Mozz Mamma meets Italian Teenage Summer

Brazilian Bikini Bottom
Brazilian Bikini Bottom

Ok, ok, I know I am a total wimp.  After 20 years of living in Rome,  I have lost my Yankee backbone. My tough New England spirit and American true-grit have morphed into something far squishier, the mushy mozzarella method.

The other day my cell phone rang on my desk as I was busily editing a report on migrants arriving in Italy.  I rushed over expecting it to be my son Nico who was supposed to stop by my office before leaving with a group of friends on a camping trip in Croatia.  I picked up and heard his voice amid a general cacophony of young people laughing and talking:

“Hey Mom, I took the 50 euros that you left on the kitchen counter to buy a tent because we didn’t have any camping gear.”  SIGH

“Nico, that money was for the plumber!!” I burst out before he continued, “And we’re on the bus now headed for Ciampino (the airport), sorry I didn’t have time to stop by your office to say goodbye.”  AAARRRGGH.

My son aggravates the heck out of me.  But being a Mozzarella Mamma, I couldn’t think of any effective response.  I sent him a text message saying “Bad Son” with all the nasty emoticons I could find: angry yellow faces,  red devil faces, thumbs down.  He sent me back a winking smiley face.  How Italian Male can you get.

My son started university this year and my plans for him to have a brilliant, challenging summer internship that would launch him into a future career quickly shrank to demanding that he get a summer job.  There I came up against the European mentality that kids need to relax and enjoy the family holiday in the summer.  My husband did not see any reason his son should be waiting tables or being a camp counselor, and my son thought it was only right that he should spend his summer with his girlfriend and his high school buddies.   I must have told him one hundred times that when I was his age I spent several summers interning at WBZ TV in Boston during the day and working at “The Magic Pan Restaurant” at Faneuil Hall in Boston at night to make money.  “Yeah, you would Mom,” was the impressed teenage reply.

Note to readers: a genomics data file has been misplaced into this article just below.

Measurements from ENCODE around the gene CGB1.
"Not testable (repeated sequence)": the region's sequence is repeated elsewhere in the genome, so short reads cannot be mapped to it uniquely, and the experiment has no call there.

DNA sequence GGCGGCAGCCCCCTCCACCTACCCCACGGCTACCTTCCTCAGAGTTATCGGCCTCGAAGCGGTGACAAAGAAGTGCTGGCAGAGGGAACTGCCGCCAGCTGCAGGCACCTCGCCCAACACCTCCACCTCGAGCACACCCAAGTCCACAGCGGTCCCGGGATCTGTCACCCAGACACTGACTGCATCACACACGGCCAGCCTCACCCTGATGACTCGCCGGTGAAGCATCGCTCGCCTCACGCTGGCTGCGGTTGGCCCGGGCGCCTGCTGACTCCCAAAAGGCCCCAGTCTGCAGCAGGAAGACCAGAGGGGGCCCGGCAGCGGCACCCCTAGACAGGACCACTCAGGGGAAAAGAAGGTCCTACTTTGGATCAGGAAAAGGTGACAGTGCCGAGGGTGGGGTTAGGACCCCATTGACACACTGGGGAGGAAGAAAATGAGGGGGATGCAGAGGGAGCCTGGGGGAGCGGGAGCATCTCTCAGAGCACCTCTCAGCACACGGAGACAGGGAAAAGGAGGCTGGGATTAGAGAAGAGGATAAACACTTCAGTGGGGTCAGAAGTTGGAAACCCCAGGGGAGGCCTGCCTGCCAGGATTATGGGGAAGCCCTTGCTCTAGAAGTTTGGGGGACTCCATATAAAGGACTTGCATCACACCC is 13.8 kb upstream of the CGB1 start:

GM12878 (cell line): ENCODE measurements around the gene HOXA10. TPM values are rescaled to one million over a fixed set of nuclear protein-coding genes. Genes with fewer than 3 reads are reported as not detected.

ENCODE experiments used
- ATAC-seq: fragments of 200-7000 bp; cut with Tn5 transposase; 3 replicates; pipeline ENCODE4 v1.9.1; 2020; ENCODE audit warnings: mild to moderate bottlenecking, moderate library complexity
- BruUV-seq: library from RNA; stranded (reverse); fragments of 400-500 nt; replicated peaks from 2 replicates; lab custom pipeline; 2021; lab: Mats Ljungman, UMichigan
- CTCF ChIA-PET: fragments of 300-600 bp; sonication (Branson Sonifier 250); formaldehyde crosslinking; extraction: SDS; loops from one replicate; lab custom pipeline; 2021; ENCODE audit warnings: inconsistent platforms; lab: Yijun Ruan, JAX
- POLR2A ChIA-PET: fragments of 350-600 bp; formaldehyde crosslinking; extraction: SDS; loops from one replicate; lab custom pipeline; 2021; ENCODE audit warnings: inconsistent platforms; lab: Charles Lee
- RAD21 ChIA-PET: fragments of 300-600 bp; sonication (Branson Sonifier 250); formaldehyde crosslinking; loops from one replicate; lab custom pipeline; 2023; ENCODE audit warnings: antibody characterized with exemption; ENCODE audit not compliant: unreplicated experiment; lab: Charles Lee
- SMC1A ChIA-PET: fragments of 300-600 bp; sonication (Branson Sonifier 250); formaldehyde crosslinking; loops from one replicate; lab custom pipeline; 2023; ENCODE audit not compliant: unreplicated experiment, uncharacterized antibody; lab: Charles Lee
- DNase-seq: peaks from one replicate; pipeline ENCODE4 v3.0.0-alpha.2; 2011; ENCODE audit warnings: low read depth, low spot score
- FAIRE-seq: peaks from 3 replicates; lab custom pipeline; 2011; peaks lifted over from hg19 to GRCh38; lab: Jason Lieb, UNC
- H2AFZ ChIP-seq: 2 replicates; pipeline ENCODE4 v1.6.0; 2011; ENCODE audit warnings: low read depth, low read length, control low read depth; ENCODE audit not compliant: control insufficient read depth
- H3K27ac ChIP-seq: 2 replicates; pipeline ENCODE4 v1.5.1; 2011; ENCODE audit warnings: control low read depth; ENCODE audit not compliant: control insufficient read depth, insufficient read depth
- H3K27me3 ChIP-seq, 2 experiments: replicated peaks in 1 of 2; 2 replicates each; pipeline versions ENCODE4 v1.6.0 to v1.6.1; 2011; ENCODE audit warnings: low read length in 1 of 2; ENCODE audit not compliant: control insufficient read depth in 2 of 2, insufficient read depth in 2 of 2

As usual, me being the Mozzarella, Nico won this one.  No waiting tables, or washing dishes or teaching bratty campers how to clean latrines for my more-Italian-than-American Son.  He’s already been to Athens with his girlfriend and now is in Croatia camping with his buddies.

Before he left for Athens he asked me if I would accompany him to get a birthday present for his girlfriend Serena (that’s a fake name, I wouldn’t write about her with her real name because she is a lovely girl and I like her a lot and would not want to offend her.) So Nico and I headed off to a store Serena’s sister had recommended. Nico said that Serena’s sister suggested buying a Bikini and he wanted my help choosing one.  I told him that I have never worn, bikinis.  I don’t tan (too pale) and I prefer to swim, jump, dive, and  play in the water without pieces falling off.  We stepped out of the steaming Roman heat into a very chic store chock-a-block with bikinis (no one wears anything else in Italy), funky jewellery and cool sandals.  I saw a young clerk and passed Nico off to her saying, “My son needs to buy a bikini for his girlfriend, I am sure you can help him better than I can.” I slipped over to the sandal section and was examining some pairs of pretty bejewelled sandals when Nico and the clerk reappeared with two bikinis.